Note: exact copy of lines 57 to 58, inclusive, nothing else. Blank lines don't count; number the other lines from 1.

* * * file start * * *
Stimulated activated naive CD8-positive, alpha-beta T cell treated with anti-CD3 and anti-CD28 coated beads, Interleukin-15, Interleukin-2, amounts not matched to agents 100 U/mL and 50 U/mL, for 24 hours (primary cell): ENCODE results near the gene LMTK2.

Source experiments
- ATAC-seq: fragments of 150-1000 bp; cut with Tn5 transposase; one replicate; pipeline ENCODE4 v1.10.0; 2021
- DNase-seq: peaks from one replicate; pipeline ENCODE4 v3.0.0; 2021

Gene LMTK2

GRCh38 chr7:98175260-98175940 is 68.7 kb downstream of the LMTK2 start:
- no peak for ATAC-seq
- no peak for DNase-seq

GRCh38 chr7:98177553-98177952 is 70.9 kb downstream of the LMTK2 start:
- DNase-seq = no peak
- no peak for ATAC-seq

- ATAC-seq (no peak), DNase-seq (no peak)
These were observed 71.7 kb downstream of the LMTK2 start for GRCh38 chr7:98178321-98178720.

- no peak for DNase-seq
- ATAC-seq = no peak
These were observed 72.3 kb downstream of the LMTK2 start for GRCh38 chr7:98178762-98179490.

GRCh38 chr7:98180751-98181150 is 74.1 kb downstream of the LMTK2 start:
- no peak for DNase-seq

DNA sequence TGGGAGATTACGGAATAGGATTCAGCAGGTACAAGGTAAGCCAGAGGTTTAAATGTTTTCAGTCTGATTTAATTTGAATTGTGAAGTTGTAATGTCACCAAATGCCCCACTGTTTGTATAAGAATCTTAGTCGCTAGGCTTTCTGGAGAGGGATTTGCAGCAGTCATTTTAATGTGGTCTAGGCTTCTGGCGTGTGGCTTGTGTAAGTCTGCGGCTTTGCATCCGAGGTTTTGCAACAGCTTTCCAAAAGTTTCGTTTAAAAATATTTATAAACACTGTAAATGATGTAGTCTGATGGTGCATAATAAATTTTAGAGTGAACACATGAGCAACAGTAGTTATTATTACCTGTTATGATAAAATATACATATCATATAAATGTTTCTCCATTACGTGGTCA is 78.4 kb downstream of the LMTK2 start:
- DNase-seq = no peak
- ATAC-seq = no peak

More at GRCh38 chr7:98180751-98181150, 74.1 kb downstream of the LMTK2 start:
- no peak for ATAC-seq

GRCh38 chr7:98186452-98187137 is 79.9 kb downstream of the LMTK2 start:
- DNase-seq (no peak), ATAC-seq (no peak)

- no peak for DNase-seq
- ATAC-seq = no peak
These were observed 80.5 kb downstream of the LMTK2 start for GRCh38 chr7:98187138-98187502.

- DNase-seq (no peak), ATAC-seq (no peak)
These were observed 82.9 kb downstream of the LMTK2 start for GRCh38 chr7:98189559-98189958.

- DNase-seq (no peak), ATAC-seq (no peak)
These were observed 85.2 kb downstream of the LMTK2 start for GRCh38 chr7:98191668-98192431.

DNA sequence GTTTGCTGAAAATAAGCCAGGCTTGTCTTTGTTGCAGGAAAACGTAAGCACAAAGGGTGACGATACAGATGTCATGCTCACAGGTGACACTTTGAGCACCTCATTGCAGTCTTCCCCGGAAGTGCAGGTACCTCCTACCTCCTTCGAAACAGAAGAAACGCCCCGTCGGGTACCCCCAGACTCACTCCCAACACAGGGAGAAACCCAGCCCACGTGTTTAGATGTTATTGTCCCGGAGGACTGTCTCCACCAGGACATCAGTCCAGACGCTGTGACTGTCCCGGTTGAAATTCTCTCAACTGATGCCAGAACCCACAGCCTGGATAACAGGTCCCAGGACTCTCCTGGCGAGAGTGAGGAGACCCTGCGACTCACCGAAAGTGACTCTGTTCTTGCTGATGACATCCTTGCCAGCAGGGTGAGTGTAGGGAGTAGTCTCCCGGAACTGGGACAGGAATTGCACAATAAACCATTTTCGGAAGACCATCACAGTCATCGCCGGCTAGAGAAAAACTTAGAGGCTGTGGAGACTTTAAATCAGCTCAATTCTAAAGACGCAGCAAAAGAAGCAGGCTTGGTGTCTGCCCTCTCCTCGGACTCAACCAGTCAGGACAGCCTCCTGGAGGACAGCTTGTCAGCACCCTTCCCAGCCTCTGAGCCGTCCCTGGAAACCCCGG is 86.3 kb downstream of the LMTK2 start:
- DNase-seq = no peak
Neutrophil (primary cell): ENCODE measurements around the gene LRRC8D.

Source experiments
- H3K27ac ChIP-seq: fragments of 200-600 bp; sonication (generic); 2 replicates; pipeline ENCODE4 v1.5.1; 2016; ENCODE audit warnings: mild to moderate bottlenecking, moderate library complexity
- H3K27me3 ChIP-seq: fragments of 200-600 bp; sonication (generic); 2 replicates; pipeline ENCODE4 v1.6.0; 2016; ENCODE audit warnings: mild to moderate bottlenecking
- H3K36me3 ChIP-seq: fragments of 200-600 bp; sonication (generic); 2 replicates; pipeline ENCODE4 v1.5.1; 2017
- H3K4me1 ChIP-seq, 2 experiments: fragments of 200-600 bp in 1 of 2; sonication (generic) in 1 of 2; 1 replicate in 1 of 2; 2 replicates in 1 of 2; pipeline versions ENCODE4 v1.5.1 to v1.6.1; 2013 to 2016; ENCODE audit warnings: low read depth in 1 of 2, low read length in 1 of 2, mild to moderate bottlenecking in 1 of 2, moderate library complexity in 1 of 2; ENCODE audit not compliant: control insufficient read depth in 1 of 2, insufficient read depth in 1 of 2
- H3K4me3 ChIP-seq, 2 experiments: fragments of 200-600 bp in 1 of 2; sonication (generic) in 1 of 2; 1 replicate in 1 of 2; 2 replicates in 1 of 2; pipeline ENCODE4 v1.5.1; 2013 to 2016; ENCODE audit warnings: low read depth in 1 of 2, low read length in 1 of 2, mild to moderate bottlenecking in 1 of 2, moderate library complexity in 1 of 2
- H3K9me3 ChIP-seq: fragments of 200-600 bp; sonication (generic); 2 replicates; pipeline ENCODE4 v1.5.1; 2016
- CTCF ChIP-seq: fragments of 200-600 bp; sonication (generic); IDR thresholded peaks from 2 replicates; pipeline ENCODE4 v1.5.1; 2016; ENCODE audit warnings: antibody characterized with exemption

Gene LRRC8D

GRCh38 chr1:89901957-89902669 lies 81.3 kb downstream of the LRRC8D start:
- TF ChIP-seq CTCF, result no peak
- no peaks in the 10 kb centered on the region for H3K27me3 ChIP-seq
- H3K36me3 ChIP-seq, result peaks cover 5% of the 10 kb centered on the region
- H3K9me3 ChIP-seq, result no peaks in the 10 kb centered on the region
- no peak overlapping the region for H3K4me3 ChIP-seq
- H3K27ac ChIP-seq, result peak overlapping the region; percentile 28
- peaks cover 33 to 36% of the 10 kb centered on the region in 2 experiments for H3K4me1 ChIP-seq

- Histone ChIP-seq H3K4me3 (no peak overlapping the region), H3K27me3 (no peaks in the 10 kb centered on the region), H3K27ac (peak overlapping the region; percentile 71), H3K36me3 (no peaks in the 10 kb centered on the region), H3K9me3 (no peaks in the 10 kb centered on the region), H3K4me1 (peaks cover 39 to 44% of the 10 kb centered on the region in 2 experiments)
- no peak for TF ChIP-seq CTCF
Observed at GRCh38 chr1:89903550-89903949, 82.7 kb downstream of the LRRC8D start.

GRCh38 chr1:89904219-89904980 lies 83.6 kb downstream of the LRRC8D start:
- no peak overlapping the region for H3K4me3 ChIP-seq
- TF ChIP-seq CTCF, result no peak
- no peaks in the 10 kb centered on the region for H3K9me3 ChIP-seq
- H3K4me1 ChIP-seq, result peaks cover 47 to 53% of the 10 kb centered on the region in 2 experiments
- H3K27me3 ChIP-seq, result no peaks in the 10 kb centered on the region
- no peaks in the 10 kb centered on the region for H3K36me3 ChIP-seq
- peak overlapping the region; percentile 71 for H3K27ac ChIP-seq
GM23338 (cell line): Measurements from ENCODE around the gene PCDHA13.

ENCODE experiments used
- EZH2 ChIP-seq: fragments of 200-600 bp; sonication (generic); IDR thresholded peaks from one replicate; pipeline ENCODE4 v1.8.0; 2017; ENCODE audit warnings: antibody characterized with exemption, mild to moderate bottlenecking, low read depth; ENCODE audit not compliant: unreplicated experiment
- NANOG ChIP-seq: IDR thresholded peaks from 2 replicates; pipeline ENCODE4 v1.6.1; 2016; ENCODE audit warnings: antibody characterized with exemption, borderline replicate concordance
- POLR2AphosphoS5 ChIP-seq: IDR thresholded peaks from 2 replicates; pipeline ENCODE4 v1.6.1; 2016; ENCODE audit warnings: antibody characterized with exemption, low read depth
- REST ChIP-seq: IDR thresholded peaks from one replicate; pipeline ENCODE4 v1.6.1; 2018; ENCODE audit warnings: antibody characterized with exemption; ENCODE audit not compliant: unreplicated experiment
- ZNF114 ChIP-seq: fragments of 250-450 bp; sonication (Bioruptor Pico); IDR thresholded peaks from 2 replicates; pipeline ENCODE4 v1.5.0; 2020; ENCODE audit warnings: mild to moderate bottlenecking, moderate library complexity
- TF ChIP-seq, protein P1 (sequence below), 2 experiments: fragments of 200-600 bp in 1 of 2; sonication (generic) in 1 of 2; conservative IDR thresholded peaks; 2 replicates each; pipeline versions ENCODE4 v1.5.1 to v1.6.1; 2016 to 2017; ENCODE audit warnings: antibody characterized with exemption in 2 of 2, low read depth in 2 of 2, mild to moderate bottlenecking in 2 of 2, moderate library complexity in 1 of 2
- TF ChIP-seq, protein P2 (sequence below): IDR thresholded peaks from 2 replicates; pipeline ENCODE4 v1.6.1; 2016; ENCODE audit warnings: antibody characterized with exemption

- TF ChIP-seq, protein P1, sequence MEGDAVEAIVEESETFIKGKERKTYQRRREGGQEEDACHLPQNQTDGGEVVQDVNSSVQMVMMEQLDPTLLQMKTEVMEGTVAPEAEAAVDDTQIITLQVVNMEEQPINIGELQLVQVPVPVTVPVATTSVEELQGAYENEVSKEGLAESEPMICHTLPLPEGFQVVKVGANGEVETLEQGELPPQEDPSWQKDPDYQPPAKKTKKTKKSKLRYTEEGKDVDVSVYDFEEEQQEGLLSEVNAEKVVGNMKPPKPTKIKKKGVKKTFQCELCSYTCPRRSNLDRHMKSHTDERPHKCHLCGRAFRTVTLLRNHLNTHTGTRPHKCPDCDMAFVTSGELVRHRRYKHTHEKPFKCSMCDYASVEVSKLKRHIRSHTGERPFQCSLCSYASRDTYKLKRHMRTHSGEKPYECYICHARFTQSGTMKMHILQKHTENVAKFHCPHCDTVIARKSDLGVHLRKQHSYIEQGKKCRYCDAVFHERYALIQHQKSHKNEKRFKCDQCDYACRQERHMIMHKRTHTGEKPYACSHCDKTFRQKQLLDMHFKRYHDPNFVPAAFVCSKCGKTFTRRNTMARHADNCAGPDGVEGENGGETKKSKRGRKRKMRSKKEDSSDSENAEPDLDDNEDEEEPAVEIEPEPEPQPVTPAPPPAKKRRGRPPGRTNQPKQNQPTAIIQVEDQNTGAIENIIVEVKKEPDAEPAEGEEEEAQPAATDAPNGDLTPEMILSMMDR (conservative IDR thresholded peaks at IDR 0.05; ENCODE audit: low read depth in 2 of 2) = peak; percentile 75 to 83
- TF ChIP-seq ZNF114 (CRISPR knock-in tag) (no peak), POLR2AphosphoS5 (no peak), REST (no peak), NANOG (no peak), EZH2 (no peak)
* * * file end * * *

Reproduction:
- no peak overlapping the region for H3K4me3 ChIP-seq
- TF ChIP-seq CTCF, result no peak